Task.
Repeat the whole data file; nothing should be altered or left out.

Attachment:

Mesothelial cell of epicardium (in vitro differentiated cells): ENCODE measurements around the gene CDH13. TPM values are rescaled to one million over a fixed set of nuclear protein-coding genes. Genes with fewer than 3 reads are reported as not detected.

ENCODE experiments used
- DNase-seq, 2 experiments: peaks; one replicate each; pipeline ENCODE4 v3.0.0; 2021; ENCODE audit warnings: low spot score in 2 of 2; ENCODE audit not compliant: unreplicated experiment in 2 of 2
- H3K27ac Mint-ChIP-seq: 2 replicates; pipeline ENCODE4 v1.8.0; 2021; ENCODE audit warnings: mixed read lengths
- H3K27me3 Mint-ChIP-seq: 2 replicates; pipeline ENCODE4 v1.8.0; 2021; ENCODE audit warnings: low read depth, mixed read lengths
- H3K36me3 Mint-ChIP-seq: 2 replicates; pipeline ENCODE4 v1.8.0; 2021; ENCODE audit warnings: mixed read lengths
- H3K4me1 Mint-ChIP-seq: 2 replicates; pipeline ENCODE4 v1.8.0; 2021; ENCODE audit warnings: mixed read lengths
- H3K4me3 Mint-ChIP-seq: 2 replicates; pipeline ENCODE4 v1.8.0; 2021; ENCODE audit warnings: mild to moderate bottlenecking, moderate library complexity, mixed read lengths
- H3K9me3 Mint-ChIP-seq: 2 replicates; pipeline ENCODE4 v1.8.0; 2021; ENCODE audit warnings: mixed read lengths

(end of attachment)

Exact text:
Mesothelial cell of epicardium (in vitro differentiated cells): ENCODE measurements around the gene CDH13. TPM values are rescaled to one million over a fixed set of nuclear protein-coding genes. Genes with fewer than 3 reads are reported as not detected.

ENCODE experiments used
- DNase-seq, 2 experiments: peaks; one replicate each; pipeline ENCODE4 v3.0.0; 2021; ENCODE audit warnings: low spot score in 2 of 2; ENCODE audit not compliant: unreplicated experiment in 2 of 2
- H3K27ac Mint-ChIP-seq: 2 replicates; pipeline ENCODE4 v1.8.0; 2021; ENCODE audit warnings: mixed read lengths
- H3K27me3 Mint-ChIP-seq: 2 replicates; pipeline ENCODE4 v1.8.0; 2021; ENCODE audit warnings: low read depth, mixed read lengths
- H3K36me3 Mint-ChIP-seq: 2 replicates; pipeline ENCODE4 v1.8.0; 2021; ENCODE audit warnings: mixed read lengths
- H3K4me1 Mint-ChIP-seq: 2 replicates; pipeline ENCODE4 v1.8.0; 2021; ENCODE audit warnings: mixed read lengths
- H3K4me3 Mint-ChIP-seq: 2 replicates; pipeline ENCODE4 v1.8.0; 2021; ENCODE audit warnings: mild to moderate bottlenecking, moderate library complexity, mixed read lengths
- H3K9me3 Mint-ChIP-seq: 2 replicates; pipeline ENCODE4 v1.8.0; 2021; ENCODE audit warnings: mixed read lengths